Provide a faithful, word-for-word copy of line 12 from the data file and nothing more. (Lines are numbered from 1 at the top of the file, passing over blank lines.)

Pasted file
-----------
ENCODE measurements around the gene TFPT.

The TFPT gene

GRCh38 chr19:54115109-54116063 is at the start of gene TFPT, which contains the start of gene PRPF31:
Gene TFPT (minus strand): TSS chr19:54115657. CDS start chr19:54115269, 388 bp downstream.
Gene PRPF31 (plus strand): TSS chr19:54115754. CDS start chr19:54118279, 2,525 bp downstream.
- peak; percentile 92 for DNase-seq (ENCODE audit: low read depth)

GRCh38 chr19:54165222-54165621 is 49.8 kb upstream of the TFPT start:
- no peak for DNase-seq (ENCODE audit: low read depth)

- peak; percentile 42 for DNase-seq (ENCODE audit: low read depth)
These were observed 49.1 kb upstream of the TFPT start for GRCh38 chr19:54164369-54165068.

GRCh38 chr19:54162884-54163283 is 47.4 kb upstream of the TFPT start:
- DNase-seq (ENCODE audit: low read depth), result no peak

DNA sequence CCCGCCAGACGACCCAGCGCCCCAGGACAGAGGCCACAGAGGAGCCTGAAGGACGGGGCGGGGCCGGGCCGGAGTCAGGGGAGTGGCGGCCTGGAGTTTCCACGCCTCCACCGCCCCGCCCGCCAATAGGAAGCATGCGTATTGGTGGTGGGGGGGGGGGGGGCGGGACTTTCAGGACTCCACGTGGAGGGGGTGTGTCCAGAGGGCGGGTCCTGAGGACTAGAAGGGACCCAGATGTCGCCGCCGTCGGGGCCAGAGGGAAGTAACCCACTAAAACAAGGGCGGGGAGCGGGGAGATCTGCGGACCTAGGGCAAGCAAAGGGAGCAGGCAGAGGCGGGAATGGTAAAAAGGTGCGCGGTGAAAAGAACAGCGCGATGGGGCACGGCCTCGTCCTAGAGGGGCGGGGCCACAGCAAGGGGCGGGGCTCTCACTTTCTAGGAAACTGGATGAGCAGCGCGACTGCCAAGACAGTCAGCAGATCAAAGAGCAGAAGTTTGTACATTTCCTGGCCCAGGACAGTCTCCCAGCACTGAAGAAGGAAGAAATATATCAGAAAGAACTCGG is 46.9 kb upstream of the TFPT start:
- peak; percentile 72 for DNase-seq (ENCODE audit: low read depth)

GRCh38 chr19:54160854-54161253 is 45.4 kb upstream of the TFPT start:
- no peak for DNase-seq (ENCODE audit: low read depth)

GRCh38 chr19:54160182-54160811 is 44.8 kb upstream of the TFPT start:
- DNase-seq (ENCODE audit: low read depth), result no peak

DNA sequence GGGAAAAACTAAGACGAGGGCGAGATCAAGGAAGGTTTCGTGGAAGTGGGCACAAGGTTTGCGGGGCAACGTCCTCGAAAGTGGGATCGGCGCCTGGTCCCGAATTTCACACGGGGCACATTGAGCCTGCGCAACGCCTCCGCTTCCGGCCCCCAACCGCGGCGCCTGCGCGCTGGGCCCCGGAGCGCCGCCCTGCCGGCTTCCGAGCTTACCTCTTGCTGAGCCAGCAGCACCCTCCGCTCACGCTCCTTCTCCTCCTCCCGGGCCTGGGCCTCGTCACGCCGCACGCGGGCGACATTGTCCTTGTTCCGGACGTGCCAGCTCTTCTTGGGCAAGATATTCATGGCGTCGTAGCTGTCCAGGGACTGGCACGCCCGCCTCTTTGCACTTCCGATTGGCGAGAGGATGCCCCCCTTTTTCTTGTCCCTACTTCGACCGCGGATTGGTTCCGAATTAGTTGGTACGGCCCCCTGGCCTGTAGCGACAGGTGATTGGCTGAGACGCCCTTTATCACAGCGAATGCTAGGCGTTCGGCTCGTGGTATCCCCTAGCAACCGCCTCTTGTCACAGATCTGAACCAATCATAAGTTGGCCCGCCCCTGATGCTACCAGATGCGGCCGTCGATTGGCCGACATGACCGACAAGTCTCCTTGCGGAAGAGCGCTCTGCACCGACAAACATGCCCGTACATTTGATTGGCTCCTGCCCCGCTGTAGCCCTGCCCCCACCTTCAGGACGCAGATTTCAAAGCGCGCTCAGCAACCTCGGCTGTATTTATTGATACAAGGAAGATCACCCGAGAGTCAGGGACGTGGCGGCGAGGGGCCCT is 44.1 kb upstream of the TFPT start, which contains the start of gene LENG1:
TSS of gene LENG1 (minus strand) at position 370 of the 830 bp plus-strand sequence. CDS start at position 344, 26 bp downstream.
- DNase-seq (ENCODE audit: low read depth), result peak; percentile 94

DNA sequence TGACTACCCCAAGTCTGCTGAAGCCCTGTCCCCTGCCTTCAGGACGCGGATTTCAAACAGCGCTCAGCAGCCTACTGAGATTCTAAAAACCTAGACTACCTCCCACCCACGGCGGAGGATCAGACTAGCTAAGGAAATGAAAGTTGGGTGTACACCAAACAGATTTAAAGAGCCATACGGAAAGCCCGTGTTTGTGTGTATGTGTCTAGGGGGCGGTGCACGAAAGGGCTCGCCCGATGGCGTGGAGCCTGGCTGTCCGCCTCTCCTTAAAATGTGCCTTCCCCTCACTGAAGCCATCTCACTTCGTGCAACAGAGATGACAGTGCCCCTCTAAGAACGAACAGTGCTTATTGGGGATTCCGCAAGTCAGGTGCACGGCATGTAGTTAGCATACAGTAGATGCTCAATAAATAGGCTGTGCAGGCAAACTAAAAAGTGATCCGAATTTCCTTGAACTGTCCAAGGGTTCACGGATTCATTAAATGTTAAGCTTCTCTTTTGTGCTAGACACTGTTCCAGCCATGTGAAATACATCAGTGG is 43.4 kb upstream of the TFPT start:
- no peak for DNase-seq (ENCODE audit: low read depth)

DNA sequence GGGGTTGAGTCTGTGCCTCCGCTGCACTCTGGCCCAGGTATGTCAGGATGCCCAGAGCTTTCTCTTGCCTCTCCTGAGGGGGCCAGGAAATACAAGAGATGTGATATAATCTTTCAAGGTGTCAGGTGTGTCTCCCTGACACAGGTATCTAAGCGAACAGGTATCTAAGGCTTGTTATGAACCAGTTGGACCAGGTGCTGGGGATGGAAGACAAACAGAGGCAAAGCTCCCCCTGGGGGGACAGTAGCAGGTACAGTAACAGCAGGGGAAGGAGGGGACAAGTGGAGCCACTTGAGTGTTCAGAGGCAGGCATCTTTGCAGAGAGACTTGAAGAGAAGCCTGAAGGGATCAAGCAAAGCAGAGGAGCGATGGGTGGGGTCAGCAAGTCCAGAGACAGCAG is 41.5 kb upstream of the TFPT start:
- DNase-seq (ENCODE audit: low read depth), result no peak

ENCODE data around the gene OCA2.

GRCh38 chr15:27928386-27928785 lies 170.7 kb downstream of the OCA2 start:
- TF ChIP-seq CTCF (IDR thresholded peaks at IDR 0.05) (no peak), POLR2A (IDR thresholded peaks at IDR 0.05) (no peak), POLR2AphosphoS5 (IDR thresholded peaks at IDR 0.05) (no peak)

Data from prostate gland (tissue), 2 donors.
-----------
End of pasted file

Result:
- DNase-seq (ENCODE audit: low read depth), result no peak